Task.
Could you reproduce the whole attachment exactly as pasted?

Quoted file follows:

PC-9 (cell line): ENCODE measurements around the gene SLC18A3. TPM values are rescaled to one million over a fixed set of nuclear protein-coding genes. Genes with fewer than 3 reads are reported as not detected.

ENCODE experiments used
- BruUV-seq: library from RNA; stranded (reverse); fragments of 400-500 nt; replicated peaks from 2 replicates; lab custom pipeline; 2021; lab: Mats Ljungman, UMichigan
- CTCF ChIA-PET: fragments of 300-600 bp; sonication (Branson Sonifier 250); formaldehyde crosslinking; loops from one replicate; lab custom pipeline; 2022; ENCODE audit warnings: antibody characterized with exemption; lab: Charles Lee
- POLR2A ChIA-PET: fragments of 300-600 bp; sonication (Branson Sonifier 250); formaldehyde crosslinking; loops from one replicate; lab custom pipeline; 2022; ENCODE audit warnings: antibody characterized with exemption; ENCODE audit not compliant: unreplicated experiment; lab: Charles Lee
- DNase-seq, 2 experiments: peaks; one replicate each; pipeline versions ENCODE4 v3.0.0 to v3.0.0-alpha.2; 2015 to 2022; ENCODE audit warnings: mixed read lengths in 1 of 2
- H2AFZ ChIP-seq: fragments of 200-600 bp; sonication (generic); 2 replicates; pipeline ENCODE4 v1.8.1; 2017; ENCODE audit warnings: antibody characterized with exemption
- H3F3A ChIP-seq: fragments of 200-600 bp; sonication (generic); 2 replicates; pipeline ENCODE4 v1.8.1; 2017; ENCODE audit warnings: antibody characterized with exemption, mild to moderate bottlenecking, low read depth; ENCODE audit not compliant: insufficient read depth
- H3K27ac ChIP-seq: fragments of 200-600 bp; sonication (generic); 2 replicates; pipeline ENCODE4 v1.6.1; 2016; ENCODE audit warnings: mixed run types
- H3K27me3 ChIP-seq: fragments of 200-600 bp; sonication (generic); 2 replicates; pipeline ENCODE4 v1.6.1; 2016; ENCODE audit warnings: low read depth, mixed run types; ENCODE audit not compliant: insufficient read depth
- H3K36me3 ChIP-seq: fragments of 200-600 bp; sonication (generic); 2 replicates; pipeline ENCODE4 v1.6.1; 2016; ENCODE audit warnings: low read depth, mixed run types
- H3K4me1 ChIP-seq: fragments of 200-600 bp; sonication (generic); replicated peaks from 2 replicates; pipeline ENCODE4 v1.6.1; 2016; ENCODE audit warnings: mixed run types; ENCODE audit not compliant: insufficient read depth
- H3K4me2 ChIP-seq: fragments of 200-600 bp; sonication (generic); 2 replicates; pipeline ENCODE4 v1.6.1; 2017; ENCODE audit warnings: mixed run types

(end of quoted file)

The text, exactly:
PC-9 (cell line): ENCODE measurements around the gene SLC18A3. TPM values are rescaled to one million over a fixed set of nuclear protein-coding genes. Genes with fewer than 3 reads are reported as not detected.

ENCODE experiments used
- BruUV-seq: library from RNA; stranded (reverse); fragments of 400-500 nt; replicated peaks from 2 replicates; lab custom pipeline; 2021; lab: Mats Ljungman, UMichigan
- CTCF ChIA-PET: fragments of 300-600 bp; sonication (Branson Sonifier 250); formaldehyde crosslinking; loops from one replicate; lab custom pipeline; 2022; ENCODE audit warnings: antibody characterized with exemption; lab: Charles Lee
- POLR2A ChIA-PET: fragments of 300-600 bp; sonication (Branson Sonifier 250); formaldehyde crosslinking; loops from one replicate; lab custom pipeline; 2022; ENCODE audit warnings: antibody characterized with exemption; ENCODE audit not compliant: unreplicated experiment; lab: Charles Lee
- DNase-seq, 2 experiments: peaks; one replicate each; pipeline versions ENCODE4 v3.0.0 to v3.0.0-alpha.2; 2015 to 2022; ENCODE audit warnings: mixed read lengths in 1 of 2
- H2AFZ ChIP-seq: fragments of 200-600 bp; sonication (generic); 2 replicates; pipeline ENCODE4 v1.8.1; 2017; ENCODE audit warnings: antibody characterized with exemption
- H3F3A ChIP-seq: fragments of 200-600 bp; sonication (generic); 2 replicates; pipeline ENCODE4 v1.8.1; 2017; ENCODE audit warnings: antibody characterized with exemption, mild to moderate bottlenecking, low read depth; ENCODE audit not compliant: insufficient read depth
- H3K27ac ChIP-seq: fragments of 200-600 bp; sonication (generic); 2 replicates; pipeline ENCODE4 v1.6.1; 2016; ENCODE audit warnings: mixed run types
- H3K27me3 ChIP-seq: fragments of 200-600 bp; sonication (generic); 2 replicates; pipeline ENCODE4 v1.6.1; 2016; ENCODE audit warnings: low read depth, mixed run types; ENCODE audit not compliant: insufficient read depth
- H3K36me3 ChIP-seq: fragments of 200-600 bp; sonication (generic); 2 replicates; pipeline ENCODE4 v1.6.1; 2016; ENCODE audit warnings: low read depth, mixed run types
- H3K4me1 ChIP-seq: fragments of 200-600 bp; sonication (generic); replicated peaks from 2 replicates; pipeline ENCODE4 v1.6.1; 2016; ENCODE audit warnings: mixed run types; ENCODE audit not compliant: insufficient read depth
- H3K4me2 ChIP-seq: fragments of 200-600 bp; sonication (generic); 2 replicates; pipeline ENCODE4 v1.6.1; 2017; ENCODE audit warnings: mixed run types